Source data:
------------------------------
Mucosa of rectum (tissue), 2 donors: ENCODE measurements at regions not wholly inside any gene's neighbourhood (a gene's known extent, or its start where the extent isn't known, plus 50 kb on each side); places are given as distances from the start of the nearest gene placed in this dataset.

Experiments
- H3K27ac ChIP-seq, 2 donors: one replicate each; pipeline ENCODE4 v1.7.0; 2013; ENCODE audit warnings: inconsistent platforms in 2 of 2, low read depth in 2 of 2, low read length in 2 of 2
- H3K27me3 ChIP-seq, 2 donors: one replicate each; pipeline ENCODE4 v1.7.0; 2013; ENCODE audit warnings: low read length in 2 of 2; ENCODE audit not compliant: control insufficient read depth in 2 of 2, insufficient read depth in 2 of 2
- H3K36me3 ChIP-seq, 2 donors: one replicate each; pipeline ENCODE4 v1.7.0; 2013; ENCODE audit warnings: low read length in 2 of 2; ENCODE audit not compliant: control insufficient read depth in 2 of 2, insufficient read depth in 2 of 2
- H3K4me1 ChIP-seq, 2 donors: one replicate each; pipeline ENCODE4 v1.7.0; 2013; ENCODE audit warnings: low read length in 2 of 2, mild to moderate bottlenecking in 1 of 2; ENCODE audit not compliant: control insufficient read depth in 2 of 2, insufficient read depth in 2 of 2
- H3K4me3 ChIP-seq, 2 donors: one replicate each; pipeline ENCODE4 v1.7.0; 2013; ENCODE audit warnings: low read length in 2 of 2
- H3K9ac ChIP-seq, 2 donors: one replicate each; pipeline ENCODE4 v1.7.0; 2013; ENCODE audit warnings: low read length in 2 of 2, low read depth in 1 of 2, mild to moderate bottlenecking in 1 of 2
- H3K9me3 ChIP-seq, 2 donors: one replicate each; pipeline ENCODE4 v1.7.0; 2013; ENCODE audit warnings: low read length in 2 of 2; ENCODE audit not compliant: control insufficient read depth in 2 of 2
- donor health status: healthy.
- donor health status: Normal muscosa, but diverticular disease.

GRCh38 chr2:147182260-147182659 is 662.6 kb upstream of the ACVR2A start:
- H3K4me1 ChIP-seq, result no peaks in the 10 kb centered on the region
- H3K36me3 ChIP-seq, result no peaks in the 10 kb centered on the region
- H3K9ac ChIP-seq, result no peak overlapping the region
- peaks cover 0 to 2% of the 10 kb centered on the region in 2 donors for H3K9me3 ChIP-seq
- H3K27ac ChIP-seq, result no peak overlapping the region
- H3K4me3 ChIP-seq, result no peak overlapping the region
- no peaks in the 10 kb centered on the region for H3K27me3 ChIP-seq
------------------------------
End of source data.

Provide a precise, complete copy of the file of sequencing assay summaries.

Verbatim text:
Mucosa of rectum (tissue), 2 donors: ENCODE measurements at regions not wholly inside any gene's neighbourhood (a gene's known extent, or its start where the extent isn't known, plus 50 kb on each side); places are given as distances from the start of the nearest gene placed in this dataset.

Experiments
- H3K27ac ChIP-seq, 2 donors: one replicate each; pipeline ENCODE4 v1.7.0; 2013; ENCODE audit warnings: inconsistent platforms in 2 of 2, low read depth in 2 of 2, low read length in 2 of 2
- H3K27me3 ChIP-seq, 2 donors: one replicate each; pipeline ENCODE4 v1.7.0; 2013; ENCODE audit warnings: low read length in 2 of 2; ENCODE audit not compliant: control insufficient read depth in 2 of 2, insufficient read depth in 2 of 2
- H3K36me3 ChIP-seq, 2 donors: one replicate each; pipeline ENCODE4 v1.7.0; 2013; ENCODE audit warnings: low read length in 2 of 2; ENCODE audit not compliant: control insufficient read depth in 2 of 2, insufficient read depth in 2 of 2
- H3K4me1 ChIP-seq, 2 donors: one replicate each; pipeline ENCODE4 v1.7.0; 2013; ENCODE audit warnings: low read length in 2 of 2, mild to moderate bottlenecking in 1 of 2; ENCODE audit not compliant: control insufficient read depth in 2 of 2, insufficient read depth in 2 of 2
- H3K4me3 ChIP-seq, 2 donors: one replicate each; pipeline ENCODE4 v1.7.0; 2013; ENCODE audit warnings: low read length in 2 of 2
- H3K9ac ChIP-seq, 2 donors: one replicate each; pipeline ENCODE4 v1.7.0; 2013; ENCODE audit warnings: low read length in 2 of 2, low read depth in 1 of 2, mild to moderate bottlenecking in 1 of 2
- H3K9me3 ChIP-seq, 2 donors: one replicate each; pipeline ENCODE4 v1.7.0; 2013; ENCODE audit warnings: low read length in 2 of 2; ENCODE audit not compliant: control insufficient read depth in 2 of 2
- donor health status: healthy.
- donor health status: Normal muscosa, but diverticular disease.

GRCh38 chr2:147182260-147182659 is 662.6 kb upstream of the ACVR2A start:
- H3K4me1 ChIP-seq, result no peaks in the 10 kb centered on the region
- H3K36me3 ChIP-seq, result no peaks in the 10 kb centered on the region
- H3K9ac ChIP-seq, result no peak overlapping the region
- peaks cover 0 to 2% of the 10 kb centered on the region in 2 donors for H3K9me3 ChIP-seq
- H3K27ac ChIP-seq, result no peak overlapping the region
- H3K4me3 ChIP-seq, result no peak overlapping the region
- no peaks in the 10 kb centered on the region for H3K27me3 ChIP-seq